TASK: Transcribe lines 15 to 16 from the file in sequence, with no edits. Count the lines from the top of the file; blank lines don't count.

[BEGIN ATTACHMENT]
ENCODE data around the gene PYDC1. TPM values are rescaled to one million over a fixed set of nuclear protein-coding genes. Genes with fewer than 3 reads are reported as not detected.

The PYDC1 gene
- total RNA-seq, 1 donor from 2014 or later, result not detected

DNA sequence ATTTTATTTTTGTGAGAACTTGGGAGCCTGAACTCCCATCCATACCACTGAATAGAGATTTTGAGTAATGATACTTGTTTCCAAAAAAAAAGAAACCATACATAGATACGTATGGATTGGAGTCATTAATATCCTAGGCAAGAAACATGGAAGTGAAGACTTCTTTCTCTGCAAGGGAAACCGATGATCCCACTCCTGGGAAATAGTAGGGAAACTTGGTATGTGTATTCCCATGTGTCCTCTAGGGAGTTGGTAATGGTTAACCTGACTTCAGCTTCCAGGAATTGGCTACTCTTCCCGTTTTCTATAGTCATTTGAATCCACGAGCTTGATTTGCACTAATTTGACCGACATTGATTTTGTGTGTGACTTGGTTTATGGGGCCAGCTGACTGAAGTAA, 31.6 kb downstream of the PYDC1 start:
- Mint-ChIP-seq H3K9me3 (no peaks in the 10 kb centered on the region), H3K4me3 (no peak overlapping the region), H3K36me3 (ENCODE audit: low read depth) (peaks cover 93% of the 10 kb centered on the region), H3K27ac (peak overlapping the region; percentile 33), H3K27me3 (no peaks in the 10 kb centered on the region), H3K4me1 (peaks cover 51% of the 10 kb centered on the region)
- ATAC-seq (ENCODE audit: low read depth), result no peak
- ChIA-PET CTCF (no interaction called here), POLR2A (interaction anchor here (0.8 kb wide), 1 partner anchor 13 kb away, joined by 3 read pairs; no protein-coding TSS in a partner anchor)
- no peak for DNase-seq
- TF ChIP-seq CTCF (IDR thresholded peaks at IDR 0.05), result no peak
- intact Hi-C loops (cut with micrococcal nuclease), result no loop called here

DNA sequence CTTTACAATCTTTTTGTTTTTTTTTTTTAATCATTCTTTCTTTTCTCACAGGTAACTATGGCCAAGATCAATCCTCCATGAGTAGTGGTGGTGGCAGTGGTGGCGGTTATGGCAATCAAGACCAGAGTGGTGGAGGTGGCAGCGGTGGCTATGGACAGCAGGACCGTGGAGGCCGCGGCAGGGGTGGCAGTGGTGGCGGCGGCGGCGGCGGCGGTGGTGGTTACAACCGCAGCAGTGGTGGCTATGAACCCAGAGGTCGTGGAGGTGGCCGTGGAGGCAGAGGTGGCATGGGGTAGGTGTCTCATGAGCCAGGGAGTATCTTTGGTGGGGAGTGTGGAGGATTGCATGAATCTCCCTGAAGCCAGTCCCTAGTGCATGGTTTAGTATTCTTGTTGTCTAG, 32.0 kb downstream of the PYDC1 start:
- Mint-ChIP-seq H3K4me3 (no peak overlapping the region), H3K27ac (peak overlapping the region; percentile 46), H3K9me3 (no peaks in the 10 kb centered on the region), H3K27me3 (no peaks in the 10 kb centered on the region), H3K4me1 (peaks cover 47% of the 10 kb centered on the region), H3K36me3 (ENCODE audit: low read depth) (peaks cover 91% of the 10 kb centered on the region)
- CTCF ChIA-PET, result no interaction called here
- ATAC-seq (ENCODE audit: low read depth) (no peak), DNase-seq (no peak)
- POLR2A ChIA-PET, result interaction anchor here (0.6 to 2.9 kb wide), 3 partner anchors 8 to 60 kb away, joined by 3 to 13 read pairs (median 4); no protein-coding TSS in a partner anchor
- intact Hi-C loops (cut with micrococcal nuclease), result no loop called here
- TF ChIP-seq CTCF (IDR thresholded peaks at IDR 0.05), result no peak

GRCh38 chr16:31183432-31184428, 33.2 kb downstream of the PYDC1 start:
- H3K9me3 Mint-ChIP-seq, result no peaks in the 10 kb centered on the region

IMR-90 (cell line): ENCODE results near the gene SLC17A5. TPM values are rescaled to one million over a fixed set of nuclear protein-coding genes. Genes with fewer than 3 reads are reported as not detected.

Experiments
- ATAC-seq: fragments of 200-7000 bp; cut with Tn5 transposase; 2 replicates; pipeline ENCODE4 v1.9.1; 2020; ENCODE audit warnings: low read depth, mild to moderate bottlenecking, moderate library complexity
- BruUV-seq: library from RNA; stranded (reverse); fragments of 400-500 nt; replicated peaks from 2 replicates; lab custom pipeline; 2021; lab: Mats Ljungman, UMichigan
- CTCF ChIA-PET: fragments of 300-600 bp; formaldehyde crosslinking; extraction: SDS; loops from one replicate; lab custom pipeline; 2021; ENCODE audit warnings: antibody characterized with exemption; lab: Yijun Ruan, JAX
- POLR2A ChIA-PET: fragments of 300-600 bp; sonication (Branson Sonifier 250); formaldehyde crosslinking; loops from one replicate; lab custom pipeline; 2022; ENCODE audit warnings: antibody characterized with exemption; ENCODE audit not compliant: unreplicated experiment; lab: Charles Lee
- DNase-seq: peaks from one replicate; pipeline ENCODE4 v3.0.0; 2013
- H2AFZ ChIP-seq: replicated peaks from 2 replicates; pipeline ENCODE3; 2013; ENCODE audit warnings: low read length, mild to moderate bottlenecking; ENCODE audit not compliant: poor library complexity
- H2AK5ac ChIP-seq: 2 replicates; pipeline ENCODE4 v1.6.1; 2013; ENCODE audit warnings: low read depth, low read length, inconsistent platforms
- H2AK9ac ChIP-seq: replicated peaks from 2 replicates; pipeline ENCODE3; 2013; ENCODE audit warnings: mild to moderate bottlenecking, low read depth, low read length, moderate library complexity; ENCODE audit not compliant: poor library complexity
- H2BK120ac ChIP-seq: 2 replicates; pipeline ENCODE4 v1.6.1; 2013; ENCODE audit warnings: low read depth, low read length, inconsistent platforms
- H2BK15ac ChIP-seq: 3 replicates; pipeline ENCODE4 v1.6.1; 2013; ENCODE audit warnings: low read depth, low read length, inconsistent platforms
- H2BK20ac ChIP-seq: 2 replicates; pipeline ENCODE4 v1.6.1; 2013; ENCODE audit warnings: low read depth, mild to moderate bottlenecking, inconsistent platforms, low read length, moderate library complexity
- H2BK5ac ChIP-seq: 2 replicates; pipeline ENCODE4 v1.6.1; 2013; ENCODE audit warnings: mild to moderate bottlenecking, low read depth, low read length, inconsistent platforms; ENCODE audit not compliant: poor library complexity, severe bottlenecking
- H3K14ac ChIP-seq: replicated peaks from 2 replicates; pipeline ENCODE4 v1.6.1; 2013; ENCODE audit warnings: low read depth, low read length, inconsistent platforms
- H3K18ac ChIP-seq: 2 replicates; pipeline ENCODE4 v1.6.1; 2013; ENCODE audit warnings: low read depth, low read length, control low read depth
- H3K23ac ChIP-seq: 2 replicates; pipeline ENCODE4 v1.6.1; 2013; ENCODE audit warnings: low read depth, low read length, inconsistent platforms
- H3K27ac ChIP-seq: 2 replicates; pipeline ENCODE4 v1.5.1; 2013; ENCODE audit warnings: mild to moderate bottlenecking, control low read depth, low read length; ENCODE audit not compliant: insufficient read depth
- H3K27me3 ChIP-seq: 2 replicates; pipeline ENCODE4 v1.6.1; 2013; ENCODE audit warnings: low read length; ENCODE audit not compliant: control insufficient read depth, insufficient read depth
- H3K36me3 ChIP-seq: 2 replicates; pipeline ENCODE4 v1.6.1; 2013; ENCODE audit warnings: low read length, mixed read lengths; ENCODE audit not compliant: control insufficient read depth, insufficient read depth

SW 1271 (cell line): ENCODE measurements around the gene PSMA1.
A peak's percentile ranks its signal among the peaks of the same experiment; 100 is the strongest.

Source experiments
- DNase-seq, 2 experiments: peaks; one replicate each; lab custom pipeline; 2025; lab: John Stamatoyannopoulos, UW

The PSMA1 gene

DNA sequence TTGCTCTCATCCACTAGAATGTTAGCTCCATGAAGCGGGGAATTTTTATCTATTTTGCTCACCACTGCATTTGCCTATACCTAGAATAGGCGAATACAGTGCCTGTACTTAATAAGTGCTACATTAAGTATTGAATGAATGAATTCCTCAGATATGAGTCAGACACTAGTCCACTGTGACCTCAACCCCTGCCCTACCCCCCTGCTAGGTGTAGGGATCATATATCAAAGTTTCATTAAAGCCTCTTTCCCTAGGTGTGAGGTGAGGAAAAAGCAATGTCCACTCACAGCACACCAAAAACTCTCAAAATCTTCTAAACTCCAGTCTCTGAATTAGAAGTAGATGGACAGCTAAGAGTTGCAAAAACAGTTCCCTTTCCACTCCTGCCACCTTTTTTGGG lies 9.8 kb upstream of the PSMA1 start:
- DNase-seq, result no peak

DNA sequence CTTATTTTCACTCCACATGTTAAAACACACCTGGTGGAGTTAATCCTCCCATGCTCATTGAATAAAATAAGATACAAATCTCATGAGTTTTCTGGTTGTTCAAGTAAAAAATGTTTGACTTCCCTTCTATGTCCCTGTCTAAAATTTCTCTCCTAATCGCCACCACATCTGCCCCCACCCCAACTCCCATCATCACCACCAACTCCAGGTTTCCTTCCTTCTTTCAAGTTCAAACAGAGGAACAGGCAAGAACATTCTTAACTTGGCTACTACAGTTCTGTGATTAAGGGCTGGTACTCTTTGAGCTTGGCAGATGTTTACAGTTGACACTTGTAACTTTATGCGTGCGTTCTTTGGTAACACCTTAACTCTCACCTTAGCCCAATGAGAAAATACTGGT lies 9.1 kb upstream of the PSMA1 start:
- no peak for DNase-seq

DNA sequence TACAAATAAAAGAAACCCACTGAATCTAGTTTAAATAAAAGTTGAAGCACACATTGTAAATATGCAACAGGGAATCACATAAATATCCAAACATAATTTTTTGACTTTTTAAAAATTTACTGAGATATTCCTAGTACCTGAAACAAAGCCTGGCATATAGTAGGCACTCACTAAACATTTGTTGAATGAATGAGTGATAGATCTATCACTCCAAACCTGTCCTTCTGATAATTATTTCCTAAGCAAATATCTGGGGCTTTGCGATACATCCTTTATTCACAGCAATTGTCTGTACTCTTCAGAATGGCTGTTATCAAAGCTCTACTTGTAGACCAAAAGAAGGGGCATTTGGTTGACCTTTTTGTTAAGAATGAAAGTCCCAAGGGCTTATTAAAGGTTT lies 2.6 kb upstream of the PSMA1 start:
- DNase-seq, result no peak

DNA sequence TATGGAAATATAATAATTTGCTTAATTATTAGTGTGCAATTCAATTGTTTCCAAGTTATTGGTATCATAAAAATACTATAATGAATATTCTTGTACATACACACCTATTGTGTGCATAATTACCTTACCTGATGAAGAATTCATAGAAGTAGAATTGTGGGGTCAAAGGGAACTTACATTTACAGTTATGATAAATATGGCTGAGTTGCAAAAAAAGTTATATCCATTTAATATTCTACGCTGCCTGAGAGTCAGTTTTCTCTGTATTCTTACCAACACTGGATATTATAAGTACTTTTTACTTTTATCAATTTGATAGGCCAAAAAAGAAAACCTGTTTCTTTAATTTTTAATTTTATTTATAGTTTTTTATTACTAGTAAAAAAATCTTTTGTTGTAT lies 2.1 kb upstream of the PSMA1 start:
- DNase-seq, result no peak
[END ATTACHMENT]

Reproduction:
- POLR2A ChIA-PET, result interaction anchor here (0.6 to 2.9 kb wide), 3 partner anchors 8 to 60 kb away, joined by 3 to 13 read pairs (median 4); no protein-coding TSS in a partner anchor
- intact Hi-C loops (cut with micrococcal nuclease), result no loop called here